Maintaining your ability to be 'out there'
Age-friendly fixes for enjoying your home away from home
Home is not only our four walls. Many of us have homes away from home, places where we feel safe, where we can be ourselves, somewhere that offers solace. It could be anything—a sidewalk bench, a neighborhood cafe, a view you enjoy—even a smell that conjures a memory. How can we be at home with growing older, not only in our immediate environments but also in these extended spaces which are so vital to our well-being?
My home away from home is the mountains and there, nights in my tent. Whenever I start packing my backpack, pulling out my beloved 38-year-old tent and inspecting my hiking boots, I kick into a different mode. I feel empowered when I connect to my hiking body and thus, to an ageless self. Out there on the trail, I come across people of all ages. There’s no ageism on the trail—out there, you’re treated like a fellow hiker—your speed or agility doesn’t matter.
Of course that means you have to be able to be out there and over time, the nature of being out there changes. On a recent road trip, I stayed at a beautiful, primitive campground set along a river stocked with fish. On my evening walk, I spotted an elderly man gingerly stepping down a precarious slope to the river’s edge to fish; probably something he had done repeatedly throughout his lifetime. Though perhaps risky at his age, he was in his element and unafraid, which gave him confidence.
I’ve been taking annual hiking trips with a group of women around my age for many years. Now in our mid-60s to early 70s, we’ve made some age-friendly adjustments. Instead of backpacking and carrying 30-pound backpacks, we have horses pack our gear into a base camp and do day hikes. The trade offs are that we don’t venture as far into the mountains as we used to, and our trips cost more, but going as a group makes it more affordable.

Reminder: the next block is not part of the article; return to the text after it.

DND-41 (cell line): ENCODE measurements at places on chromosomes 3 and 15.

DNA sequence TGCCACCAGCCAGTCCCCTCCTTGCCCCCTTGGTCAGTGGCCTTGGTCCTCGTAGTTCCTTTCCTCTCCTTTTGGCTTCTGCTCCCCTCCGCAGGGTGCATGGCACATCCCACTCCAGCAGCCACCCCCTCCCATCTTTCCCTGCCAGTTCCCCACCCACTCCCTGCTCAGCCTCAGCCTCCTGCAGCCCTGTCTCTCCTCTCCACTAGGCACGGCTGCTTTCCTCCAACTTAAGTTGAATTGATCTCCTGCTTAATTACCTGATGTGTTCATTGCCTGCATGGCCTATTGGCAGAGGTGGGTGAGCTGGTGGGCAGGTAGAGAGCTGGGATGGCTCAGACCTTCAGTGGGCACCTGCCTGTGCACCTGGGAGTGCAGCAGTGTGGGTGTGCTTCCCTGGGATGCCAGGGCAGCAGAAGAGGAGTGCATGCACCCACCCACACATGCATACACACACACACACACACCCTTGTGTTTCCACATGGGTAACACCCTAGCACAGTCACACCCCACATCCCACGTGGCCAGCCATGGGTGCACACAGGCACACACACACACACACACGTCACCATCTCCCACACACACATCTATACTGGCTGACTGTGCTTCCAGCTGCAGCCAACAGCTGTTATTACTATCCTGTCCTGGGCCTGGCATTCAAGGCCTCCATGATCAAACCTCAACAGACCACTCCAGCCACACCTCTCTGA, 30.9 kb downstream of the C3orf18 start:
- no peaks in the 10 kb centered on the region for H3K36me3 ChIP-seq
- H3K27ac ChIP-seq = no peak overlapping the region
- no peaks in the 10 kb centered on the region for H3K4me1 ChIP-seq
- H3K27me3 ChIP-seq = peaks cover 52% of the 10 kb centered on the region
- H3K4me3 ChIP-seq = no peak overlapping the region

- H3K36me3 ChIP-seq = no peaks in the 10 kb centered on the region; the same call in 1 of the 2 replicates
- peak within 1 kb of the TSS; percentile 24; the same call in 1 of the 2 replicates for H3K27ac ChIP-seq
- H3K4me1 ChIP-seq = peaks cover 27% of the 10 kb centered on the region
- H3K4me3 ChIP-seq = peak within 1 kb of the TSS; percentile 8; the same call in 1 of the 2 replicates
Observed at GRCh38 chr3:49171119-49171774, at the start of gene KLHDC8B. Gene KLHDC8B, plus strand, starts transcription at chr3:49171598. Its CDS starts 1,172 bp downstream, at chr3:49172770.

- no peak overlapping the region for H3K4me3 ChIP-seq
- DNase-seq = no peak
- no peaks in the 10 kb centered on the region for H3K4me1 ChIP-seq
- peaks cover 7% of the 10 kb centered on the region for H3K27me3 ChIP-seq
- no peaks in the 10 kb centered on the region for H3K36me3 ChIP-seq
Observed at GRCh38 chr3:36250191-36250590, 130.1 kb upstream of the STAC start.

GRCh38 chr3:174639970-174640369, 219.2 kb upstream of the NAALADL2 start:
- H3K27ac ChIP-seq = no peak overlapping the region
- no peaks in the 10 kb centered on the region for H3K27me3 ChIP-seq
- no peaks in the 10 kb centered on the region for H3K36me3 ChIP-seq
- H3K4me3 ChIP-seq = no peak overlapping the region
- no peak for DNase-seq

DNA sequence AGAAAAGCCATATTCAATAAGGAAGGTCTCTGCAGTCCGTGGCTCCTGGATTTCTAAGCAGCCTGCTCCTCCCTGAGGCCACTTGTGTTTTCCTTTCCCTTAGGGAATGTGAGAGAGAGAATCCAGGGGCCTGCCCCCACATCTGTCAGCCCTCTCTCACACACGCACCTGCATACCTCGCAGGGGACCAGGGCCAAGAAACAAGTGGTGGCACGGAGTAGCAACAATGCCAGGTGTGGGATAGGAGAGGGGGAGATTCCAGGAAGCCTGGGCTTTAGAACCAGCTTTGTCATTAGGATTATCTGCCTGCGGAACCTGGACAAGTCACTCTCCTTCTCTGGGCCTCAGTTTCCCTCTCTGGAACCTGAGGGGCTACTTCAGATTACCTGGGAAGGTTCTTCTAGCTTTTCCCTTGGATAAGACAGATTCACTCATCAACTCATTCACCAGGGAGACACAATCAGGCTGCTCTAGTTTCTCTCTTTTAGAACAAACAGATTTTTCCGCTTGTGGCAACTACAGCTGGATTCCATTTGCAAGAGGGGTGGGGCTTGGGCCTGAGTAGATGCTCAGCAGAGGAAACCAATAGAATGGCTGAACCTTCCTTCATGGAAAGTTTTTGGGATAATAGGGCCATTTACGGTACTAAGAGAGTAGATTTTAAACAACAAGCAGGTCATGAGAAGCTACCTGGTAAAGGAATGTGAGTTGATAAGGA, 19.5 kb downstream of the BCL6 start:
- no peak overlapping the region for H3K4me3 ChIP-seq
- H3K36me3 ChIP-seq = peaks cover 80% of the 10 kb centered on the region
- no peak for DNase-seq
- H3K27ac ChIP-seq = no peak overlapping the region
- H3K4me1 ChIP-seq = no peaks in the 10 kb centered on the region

We’ve also taken age-friendly hiking tips from the ultralight backpacking movement. Thanks to a thriving industry outfitting this movement, there are many equipment options and new materials (not always cheap) that significantly reduce the weight you carry. Recently, I ran into an old backpacking friend, who’s embraced this trend. Starting with a very light backpack and tent, he takes freeze-dried food (adding water when he cooks), a water filter to reduce the amount of water he carries, and brings fewer, light-weight clothes.
Because they improve performance and safety, hikers of all ages and abilities have adopted various accommodations. Trekking poles, for example, now are ubiquitous. This summer we also crossed paths with long distance hikers, using hands-free umbrellas to protect them from the sun. I’ve often compared the process of adapting to an aging body and mind to practicing an extreme sport. We could all look to the well-tested gear long distance hikers or other athletes use, as we aspire to healthy aging.
As we learn to adapt and find the right tools to maintain healthy habits, our extended homes, from sidewalks to parks also need to adapt to accommodate users of all ages and abilities.
Grover Hot Springs for example, an expansive California State Park and campground on the eastern side of the Sierras has recently completed a beautifully laid out and designed board walk with benches spaced at intervals to enjoy the views of its magnificent meadow. It gave me great comfort that this is one place I could continue to visit over many years to come.
In urban environments, it is often uneven sidewalks that cause stumbles and falls and may prevent people from venturing out and staying mobile and socially connected. In many cities, deferred maintenance has made the task of repairs so insurmountable that it would be worth looking into low cost, imperfect fixes instead of doing nothing. What if cities provided homeowners and business owners with inexpensive, adhesive, brightly colored safety strips that would visually mark level changes in sidewalks in front of their property?
Our extended homes are as vital as our immediate environments for a healthy aging experience. What can you do to improve the use of or access to your home away from home? What can you do to advocate for more age-friendly environments? Here are a few practical tips from my home away from home. I’d love to hear about some of yours.
Resources for those whose age-friendly refuge is the mountains:
Understanding tents: https://coolofthewild.com/parts-of-a-tent/
Water filters: How to choose a backpacking water filter. Pay attention to the effort needed to operate the water filter.
Trekking poles: I use lightweight poles by Komperdell, an Austrian manufacturer.
Umbrella hats: I have no experience with umbrella hats, but here is a link to a website to start your exploration.
Supportive footwear: Foot wear is very personal. I go between heavy duty hiking boots and trail running shoes. Many through hikers (long distance hikers) wear trail running shoes.